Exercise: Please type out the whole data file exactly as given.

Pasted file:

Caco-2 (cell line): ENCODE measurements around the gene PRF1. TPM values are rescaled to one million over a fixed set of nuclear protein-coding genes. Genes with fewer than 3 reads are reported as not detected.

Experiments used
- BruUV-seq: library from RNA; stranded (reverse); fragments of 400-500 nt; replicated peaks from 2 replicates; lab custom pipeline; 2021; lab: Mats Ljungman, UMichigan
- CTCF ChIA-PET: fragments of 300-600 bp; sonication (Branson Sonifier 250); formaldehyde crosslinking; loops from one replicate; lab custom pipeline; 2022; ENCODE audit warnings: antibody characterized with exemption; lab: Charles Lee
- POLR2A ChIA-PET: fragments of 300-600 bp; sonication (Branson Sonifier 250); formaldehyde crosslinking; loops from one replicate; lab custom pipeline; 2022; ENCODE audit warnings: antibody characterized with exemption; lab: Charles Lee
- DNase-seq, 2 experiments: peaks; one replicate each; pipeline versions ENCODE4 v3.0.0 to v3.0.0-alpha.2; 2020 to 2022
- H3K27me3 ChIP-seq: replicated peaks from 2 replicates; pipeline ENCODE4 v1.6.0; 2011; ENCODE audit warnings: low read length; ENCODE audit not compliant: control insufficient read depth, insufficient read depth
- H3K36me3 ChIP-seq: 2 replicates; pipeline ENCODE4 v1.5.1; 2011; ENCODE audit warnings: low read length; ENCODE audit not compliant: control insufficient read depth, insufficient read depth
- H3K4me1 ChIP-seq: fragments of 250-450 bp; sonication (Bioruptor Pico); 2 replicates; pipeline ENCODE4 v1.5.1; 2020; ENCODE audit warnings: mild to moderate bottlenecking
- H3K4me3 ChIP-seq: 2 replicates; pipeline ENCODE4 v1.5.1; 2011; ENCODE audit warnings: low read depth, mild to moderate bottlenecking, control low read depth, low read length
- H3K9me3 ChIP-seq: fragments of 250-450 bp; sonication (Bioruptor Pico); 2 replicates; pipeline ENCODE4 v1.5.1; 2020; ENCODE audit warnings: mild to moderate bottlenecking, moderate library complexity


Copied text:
Caco-2 (cell line): ENCODE measurements around the gene PRF1. TPM values are rescaled to one million over a fixed set of nuclear protein-coding genes. Genes with fewer than 3 reads are reported as not detected.

Experiments used
- BruUV-seq: library from RNA; stranded (reverse); fragments of 400-500 nt; replicated peaks from 2 replicates; lab custom pipeline; 2021; lab: Mats Ljungman, UMichigan
- CTCF ChIA-PET: fragments of 300-600 bp; sonication (Branson Sonifier 250); formaldehyde crosslinking; loops from one replicate; lab custom pipeline; 2022; ENCODE audit warnings: antibody characterized with exemption; lab: Charles Lee
- POLR2A ChIA-PET: fragments of 300-600 bp; sonication (Branson Sonifier 250); formaldehyde crosslinking; loops from one replicate; lab custom pipeline; 2022; ENCODE audit warnings: antibody characterized with exemption; lab: Charles Lee
- DNase-seq, 2 experiments: peaks; one replicate each; pipeline versions ENCODE4 v3.0.0 to v3.0.0-alpha.2; 2020 to 2022
- H3K27me3 ChIP-seq: replicated peaks from 2 replicates; pipeline ENCODE4 v1.6.0; 2011; ENCODE audit warnings: low read length; ENCODE audit not compliant: control insufficient read depth, insufficient read depth
- H3K36me3 ChIP-seq: 2 replicates; pipeline ENCODE4 v1.5.1; 2011; ENCODE audit warnings: low read length; ENCODE audit not compliant: control insufficient read depth, insufficient read depth
- H3K4me1 ChIP-seq: fragments of 250-450 bp; sonication (Bioruptor Pico); 2 replicates; pipeline ENCODE4 v1.5.1; 2020; ENCODE audit warnings: mild to moderate bottlenecking
- H3K4me3 ChIP-seq: 2 replicates; pipeline ENCODE4 v1.5.1; 2011; ENCODE audit warnings: low read depth, mild to moderate bottlenecking, control low read depth, low read length
- H3K9me3 ChIP-seq: fragments of 250-450 bp; sonication (Bioruptor Pico); 2 replicates; pipeline ENCODE4 v1.5.1; 2020; ENCODE audit warnings: mild to moderate bottlenecking, moderate library complexity